hospital will serve as a regional model for how PPP
projects can improve clinical care and expand the
capacity of health systems.
Before the facility even begins accepting patients,
the project offered lessons learned to public health
practitioners. From the start, the project team
encountered unexpected changes in the original real
estate plot and public-side funding levels. “The private side of the PPP had to act very quickly to raise a
significant amount of money,” Mr. Cohick says.
Given these unexpected developments, flexibility
and teamwork were essential. “The most important
thing wasn’t the plan; it was the planning,” he says.
UCL Healthcare Services proved especially valuable:
“When the project’s funding structure changed, UCL
coordinated with its partners to effectively approach
banks and investors—both within and outside of
Nigeria—in response to the challenge.”
Local partners will remain critical going forward.
Stakeholders want local Nigerian leaders to be integral
to the future of the hospital and Cross River State’s
healthcare system. For that reason, the project team
has worked hard to involve the local medical commu-
nity. Because the facility is a referral hospital—it will
provide secondary specialist care to patients referred
by primary physicians—strong connections to doc-
tors and other medical professionals in the area will
generate the patients it needs to succeed.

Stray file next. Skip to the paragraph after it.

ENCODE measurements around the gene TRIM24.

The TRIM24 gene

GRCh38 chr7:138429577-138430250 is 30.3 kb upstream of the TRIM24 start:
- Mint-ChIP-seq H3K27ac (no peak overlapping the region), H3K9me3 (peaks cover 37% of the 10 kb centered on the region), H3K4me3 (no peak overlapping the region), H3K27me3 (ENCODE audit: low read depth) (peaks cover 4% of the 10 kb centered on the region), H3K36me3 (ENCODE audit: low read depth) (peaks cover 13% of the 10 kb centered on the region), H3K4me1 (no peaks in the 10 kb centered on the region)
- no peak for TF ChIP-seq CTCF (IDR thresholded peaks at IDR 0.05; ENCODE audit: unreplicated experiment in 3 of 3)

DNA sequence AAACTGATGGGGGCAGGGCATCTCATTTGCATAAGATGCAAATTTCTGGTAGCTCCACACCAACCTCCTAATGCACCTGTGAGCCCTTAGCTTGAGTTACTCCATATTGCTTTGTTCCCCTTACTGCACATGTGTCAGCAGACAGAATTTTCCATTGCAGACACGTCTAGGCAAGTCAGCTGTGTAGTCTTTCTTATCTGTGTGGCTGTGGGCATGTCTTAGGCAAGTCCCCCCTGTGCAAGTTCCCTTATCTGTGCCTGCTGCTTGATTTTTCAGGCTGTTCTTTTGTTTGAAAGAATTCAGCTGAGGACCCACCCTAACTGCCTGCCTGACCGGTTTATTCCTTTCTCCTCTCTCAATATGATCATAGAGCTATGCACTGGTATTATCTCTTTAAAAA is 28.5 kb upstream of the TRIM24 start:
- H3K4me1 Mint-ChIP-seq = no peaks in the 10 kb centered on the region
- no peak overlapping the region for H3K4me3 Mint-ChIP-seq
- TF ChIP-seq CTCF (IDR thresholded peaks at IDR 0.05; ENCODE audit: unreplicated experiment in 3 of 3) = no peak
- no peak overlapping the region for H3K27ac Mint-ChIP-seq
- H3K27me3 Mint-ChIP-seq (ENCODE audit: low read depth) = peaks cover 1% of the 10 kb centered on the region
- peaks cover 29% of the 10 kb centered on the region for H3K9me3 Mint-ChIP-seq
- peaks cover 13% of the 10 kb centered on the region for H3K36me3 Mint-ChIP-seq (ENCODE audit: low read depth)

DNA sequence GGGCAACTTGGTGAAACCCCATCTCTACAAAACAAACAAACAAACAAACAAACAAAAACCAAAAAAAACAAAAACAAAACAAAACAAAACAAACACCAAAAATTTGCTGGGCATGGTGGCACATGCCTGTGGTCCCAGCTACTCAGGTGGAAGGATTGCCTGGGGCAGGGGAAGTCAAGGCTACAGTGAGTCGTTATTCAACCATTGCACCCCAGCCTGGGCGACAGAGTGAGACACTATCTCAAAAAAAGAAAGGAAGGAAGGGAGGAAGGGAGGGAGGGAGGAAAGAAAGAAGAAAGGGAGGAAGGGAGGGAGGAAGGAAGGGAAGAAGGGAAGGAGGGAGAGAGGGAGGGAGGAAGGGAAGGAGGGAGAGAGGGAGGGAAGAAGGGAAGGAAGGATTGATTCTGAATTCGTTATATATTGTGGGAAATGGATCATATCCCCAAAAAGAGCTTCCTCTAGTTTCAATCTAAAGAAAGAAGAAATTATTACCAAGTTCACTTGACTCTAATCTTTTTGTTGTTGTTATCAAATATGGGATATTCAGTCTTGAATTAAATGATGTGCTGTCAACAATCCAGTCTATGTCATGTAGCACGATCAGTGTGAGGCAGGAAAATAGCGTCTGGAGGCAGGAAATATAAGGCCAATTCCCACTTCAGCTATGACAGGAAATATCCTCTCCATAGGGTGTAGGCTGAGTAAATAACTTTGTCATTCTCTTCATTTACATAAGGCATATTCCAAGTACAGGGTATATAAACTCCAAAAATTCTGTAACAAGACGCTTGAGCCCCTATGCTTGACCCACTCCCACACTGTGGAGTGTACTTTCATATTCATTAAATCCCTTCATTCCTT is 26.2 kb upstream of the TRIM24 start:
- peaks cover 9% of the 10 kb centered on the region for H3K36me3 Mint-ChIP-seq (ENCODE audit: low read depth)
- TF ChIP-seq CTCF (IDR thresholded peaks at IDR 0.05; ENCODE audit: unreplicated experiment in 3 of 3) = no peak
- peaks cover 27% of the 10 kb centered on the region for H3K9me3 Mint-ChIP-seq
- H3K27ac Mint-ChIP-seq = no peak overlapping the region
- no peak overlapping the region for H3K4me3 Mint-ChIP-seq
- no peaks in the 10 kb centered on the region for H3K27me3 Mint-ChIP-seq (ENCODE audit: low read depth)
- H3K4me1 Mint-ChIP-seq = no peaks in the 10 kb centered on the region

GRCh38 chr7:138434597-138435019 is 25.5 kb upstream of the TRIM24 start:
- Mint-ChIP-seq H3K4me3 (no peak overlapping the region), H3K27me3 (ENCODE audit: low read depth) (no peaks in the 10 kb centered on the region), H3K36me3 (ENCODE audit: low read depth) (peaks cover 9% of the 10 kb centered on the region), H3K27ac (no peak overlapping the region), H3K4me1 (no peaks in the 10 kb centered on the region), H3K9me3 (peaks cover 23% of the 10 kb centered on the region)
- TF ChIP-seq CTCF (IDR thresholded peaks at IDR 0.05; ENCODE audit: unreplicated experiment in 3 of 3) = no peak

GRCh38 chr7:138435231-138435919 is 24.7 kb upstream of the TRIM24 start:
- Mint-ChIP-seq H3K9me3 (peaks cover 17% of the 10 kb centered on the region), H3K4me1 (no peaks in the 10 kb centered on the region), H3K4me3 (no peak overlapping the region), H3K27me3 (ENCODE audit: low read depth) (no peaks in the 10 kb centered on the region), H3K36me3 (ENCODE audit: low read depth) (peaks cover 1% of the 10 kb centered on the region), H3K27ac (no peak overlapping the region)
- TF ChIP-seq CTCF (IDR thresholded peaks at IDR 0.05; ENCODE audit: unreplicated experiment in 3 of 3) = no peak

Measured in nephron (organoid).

This kind of on-the-ground support is especially
important when the project sponsor is a government with regular leadership changes due to term
limits. “Politicians don’t always honor the commitments made by their predecessors, so continuity of
relationships is really important,” Mr. Cohick says.
The quality of care provided by the new hospital
will ultimately be the measure of benefits realized
by the project, however. To bolster that quality, the
project team took a phased approach to launching
medical services. Although the hospital eventually
will specialize in pediatric health, specialty surgery
and maternal care, it is launching with just ambulatory healthcare and supporting diagnostic services.
After reviews to confirm mastery of those operations, the team will implement additional specialty
services throughout 2015 and beyond.
“Ideally the triggers for launches won’t be a date
on the calendar, but measurable milestones of how
well we’re doing things,” Mr. Cohick says. “That
allows us to start small, get the quality right, and
then expand our volume from there.”
be a date on
how well we’re
A rendering of the Calabar